1. Right: private monopoly = free market solution.
        It’s not a market monopoly as long as there are owners of different fisheries in competition.

        This kind of stunt was tried with water in South America – the end result of which is the leftist, anti-neoliberal governments across the continent…

        Yeah, that’s right, modern Latin American politics is a result of fisheries legislation.

        1. Drinking water, Andrew.

          And, sure, it’s neoliberal policies – incorporating various degrees of both utopianism, and, all-too-frequently, authoritarianism – in general that triggered the shift to Leftist governments in South America.

          Your faith in the munificence of the Market is touching. Not borne out by history, of course, but touching.

          I think Thomas sums it up rather well…

          1. Bill, the “neoliberal policies”,”utopianism” and “authoritarianism” of South American politics you refer to never had a lot to do with free markets. but hey, if you like to create your own facts, don’t let reality get in your way will you?

            1. Sorry, mate, I’ve read your blog, as can anyone else who clicks on your name.

              I encourage people to travel over and discern for themselves which of us is living in a fantasy world.

            2. You ever been to Chile Bill? This is the country with the most free market friendly policies in South America. It seems to be doing pretty well. This is as opposed to Venezuela and Argentina which are getting itself into a real pickle by following typical statist economic policies. Venezuela is only keeping itself afloat due to oil extraction. I don’t think they would be very friendly to the idea of no more extraction of fossil fuels.

    2. Andrew: OK I agree then. I bags THE fishery!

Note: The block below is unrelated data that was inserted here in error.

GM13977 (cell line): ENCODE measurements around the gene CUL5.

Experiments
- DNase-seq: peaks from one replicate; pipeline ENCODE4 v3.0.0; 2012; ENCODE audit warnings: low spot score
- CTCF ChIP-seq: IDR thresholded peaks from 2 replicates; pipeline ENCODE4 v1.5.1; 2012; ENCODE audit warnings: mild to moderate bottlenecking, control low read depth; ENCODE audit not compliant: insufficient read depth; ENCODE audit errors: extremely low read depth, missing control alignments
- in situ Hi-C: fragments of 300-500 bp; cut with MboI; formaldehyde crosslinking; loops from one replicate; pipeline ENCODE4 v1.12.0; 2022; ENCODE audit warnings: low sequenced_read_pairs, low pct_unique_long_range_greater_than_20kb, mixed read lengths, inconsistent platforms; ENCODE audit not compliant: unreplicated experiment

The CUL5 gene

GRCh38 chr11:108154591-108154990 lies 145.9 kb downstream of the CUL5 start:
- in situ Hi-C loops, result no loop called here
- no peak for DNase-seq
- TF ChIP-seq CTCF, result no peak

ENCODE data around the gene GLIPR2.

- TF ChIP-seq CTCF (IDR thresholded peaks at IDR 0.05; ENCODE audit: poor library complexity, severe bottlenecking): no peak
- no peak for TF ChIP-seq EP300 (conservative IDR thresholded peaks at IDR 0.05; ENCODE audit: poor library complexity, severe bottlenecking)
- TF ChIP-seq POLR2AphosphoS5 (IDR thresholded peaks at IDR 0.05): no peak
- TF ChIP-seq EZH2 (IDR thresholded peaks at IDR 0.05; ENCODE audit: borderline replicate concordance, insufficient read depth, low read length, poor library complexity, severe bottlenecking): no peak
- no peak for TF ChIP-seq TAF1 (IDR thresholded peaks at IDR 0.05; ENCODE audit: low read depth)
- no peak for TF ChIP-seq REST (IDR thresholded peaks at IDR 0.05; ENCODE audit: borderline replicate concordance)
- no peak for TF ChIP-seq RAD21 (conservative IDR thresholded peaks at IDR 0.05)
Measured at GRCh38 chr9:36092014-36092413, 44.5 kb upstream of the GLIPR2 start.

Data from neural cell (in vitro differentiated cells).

BTW I happened to be one of those short term investors who is interested in becoming a Billionaire in my lifetime and bugger the long term consequences. I will not personally live past 2060 so who cares. As long as I get rich now, any dead fish on the table is a good fish in my pocket. Why should I restrict my take any day?

      1. As long as I get rich now, any dead fish on the table is a good fish in my pocket.

        You’re demonstrating the rationalising of people who think the way to get rich is to win lotto. Anyone who gets rich through running an industrial business (primary or other) understands the value in running that industry for its long term sustainability, that’s how they got rich.

        1. Phhtt.

          I note that you also apparently believe the following –

          When there are lots of people living on the moon or on Mars they’ll probably like to have the same freedom to travel in their own personal vehicles that most of us in wealthier countries enjoy on Earth today, in fact, some sort of efficient transport across the surface of each planet is going to be crucial to development.

          I tell you what – I’ll concede that the likelihood of this eventuality and the utopian outcome of your Market theory ever coming to pass are roughly equal… 😉

          Also: Enron.

            1. Andrew W: The free market is very efficient in producing consumer goods when the externalization of social cost (environmental degradation etc.) is not a factor.
              But we are now in the phase where this is no longer possible.
              The game of Monopoly has changed. There are significant and probably deadly consequences for humanity and the planet if we do not make rules to limit and in many cases reverse the damage the free market exploitation of our resources has caused.
              This sets boundaries to the operation of the market. There are no mechanisms for the markets or the players in them to find and adhere to these boundaries voluntarily as long as it is profitable to constantly violate them.
              The times of old-time economic theories no longer apply in the age of overshoot…. the common good becomes paramount.